"Senator Warner," he said brightly. "You're awfully quiet this evening. What's the problem, Jack? Not in the party spirit?"

If looks could kill, Lenny Brookstein would have dropped dead at the table.

"Not really, Lenny, no. Unemployment rates in my constituency are about to reach ten percent. While we're sitting around your table, enjoying this fine food and wine, the people who voted for me are having their homes repossessed. They're losing their jobs, their health insurance, their hope. And they're relying on me to try to fix things for them. So, no, I'm not really in a party mood. If you'll excuse me."

Honor watched in horror as Jack got up from the table and left the room. He'd finally come clean about his gambling debts last night. As a result, Honor hadn't slept a wink. It was exhaustion that had made her lose her temper with Grace earlier, something she'd been kicking herself about all day. Not because she gave a damn about Grace's feelings. But because the entire purpose of this trip was to try to get closer to Grace so she could use her influence with Lenny to get him to help Jack.

Last night Jack had yelled at her. "I need Lenny Brookstein! Without that money, I'm finished, do you understand? We're finished."

Honor did understand. But now here was Jack, storming off like a spoiled child, embarrassing them both in front of everyone.

"I'd better go after him," she said meekly. "Sorry, Grace. Lenny."

The dinner party limped on. After the Warners' departure, everyone made an effort to be upbeat, but Jack and Honor's empty chairs were like two ghosts at the feast. John Merrivale made a toast, thanking Grace for the meal, but his stammer got so bad halfway through that Caroline had to finish it for him. Connie left before dessert, citing a headache. By the time the maid brought the coffee, the forced smiles of the remaining guests were beginning to look like lockjaw.

In bed with Lenny afterward, Grace broke down in tears.

"It was a disaster, wasn't it? Why does everything come back to the stupid economy? Connie and Michael losing their house, Jack stressed out about unemployment."

"I don't think that's all he's stressed about, sweetheart."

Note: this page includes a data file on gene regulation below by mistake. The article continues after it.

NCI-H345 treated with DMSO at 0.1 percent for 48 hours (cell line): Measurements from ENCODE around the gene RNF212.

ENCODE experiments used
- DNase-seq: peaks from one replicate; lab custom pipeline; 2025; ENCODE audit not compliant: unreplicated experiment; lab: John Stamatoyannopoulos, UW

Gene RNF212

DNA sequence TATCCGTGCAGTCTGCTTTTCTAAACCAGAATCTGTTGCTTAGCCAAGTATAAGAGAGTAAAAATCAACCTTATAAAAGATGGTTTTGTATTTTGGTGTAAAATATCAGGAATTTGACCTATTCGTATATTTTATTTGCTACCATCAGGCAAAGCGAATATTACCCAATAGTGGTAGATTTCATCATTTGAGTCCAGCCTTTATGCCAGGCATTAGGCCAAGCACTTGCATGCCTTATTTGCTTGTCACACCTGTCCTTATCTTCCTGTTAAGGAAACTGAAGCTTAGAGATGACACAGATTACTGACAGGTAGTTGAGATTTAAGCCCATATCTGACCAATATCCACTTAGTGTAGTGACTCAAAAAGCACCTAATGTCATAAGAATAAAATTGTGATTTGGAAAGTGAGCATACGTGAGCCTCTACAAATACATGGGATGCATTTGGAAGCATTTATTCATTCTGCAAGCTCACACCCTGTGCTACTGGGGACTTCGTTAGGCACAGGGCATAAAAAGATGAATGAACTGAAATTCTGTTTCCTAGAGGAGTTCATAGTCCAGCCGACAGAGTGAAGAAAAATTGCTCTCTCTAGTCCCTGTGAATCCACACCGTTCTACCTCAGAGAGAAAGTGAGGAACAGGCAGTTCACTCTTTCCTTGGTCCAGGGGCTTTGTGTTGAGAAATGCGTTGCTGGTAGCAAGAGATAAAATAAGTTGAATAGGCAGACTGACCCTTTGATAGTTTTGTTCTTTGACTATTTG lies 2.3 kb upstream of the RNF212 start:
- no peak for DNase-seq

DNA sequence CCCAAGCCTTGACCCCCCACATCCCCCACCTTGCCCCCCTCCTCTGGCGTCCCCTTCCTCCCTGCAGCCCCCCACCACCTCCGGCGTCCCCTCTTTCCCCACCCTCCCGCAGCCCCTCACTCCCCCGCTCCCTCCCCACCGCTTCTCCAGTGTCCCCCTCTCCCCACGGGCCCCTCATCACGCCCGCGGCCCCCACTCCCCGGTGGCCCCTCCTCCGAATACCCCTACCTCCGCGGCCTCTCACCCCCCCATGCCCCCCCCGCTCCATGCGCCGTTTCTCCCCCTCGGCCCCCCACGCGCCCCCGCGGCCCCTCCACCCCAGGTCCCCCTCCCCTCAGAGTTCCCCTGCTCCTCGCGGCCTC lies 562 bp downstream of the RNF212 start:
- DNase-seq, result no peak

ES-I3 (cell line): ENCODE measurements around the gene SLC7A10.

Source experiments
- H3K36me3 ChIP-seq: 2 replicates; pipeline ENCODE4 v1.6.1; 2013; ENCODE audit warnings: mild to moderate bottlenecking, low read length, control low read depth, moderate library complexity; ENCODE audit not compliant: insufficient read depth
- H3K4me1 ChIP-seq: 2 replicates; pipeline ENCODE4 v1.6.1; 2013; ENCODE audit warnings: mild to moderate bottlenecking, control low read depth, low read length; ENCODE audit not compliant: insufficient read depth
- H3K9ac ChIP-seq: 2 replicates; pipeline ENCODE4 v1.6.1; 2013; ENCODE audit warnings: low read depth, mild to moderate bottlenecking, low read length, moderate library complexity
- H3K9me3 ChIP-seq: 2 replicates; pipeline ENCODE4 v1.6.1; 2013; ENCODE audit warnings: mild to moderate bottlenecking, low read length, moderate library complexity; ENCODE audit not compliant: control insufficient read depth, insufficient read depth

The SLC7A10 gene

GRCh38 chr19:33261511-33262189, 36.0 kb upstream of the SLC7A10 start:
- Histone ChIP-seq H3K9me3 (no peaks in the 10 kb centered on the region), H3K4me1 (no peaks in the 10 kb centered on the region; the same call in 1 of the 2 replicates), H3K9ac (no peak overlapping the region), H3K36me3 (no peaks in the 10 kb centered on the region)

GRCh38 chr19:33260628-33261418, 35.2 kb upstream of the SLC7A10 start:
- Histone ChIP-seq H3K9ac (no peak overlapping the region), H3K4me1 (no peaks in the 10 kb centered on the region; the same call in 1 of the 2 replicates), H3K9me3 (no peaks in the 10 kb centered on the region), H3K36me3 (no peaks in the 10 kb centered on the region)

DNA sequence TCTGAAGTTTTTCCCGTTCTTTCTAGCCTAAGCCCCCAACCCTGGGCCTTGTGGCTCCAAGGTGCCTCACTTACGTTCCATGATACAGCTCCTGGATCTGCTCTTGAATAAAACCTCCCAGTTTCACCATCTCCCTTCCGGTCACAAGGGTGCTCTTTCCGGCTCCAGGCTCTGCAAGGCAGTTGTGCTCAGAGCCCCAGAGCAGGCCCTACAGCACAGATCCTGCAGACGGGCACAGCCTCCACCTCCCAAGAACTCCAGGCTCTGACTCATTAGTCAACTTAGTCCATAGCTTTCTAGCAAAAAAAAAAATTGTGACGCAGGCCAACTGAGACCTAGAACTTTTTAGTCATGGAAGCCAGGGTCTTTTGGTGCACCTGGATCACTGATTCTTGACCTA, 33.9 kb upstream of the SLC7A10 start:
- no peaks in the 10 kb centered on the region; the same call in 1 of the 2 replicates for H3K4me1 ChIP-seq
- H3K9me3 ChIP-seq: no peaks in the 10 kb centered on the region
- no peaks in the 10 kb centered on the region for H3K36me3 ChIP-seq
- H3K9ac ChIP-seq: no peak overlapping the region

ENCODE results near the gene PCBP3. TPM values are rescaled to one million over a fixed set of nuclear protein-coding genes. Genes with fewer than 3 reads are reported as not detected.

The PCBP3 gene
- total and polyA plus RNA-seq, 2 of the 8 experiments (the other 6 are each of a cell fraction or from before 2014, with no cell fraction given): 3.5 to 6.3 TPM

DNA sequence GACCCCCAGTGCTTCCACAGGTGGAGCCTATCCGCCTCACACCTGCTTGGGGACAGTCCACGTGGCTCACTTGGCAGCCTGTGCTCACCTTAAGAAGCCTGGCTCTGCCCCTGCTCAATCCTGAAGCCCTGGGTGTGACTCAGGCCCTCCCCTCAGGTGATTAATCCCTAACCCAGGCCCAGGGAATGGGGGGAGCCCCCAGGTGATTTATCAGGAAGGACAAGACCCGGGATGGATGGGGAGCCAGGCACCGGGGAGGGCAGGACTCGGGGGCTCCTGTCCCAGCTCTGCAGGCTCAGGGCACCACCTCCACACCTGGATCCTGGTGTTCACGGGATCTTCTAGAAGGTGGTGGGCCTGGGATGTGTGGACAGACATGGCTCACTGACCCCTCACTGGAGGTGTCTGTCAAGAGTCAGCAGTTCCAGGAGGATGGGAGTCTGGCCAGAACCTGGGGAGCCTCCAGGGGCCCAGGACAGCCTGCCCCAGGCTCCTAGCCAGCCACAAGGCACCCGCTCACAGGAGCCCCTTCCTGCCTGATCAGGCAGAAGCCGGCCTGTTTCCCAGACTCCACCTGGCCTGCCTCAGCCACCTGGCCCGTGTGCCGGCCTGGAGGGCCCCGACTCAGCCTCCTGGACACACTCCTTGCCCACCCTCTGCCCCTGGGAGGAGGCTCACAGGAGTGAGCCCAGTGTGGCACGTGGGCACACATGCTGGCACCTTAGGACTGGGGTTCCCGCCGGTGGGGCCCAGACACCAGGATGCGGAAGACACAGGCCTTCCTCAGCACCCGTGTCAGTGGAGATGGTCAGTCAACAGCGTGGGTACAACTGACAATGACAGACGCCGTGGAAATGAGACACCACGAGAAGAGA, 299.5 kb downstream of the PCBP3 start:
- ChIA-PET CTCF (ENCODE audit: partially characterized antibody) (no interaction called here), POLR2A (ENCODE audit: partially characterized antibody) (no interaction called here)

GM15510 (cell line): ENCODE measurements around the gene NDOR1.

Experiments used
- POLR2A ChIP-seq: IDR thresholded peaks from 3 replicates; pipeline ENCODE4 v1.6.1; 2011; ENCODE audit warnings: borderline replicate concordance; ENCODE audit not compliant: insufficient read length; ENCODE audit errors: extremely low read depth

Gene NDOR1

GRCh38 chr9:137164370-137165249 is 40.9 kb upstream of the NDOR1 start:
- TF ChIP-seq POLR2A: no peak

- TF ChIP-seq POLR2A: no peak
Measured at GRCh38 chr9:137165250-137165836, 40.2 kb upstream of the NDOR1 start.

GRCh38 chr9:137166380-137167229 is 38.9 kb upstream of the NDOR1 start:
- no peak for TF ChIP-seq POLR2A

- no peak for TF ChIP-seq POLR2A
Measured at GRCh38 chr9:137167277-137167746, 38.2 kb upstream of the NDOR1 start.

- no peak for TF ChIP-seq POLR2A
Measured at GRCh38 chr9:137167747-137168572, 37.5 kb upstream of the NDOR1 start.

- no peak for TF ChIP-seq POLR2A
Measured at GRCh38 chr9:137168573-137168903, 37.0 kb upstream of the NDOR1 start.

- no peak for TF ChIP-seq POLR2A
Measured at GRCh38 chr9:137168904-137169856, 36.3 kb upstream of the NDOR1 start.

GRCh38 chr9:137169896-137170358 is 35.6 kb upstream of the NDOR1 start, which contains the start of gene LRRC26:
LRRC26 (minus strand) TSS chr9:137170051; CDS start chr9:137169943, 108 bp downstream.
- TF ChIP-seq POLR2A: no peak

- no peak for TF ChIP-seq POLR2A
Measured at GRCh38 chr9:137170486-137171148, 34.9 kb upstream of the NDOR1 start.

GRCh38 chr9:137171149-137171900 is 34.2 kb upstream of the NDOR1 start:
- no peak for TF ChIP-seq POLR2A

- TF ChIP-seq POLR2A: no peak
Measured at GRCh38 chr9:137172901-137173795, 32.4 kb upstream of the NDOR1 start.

"Even Caroline and Maria were moaning at the hairdressers' about how much less John and Andrew are making this year. I hate it."

Lenny was furious. "Maria and Caroline were bitching to you? Are you kidding me? They're lucky their husbands still have jobs. The SEC is all over us like lice."

Grace gasped. "You're under investigation?"

"Don't worry, honey, it's nothing. A shit storm in a teacup. They're looking at all the big hedge funds right now. The point is, these are tough times, and Quorum's survived them because of me. Which means those ungrateful bitches' husbands have survived it because of me."

"Please, darling," Grace sobbed. "Don't get angry. I shouldn't have said anything. I can't take any more fighting tonight. Really, I can't take it."

Lenny took her in his arms.

"I'm sorry," he whispered. "I've been a bit of a Grinch on this trip, haven't I?"

Grace nestled closer to his body. She always felt safe and happy pressed against him.

"I tell you what. Tomorrow morning, I'll get up early and take the boat out by myself. Sailing always clears my head. By the time I come home, I'll be so relaxed, you won't recognize me."

"Sounds good." Grace began drifting off to sleep.

Later, she would try to remember the exact words that Lenny had said next. It was so hard to untangle dream from reality. What she thought she heard was, "Whatever happens, Gracie, I love you." But maybe she dreamed it. All she knew for sure was that she'd fallen asleep that night happy.

For the last time.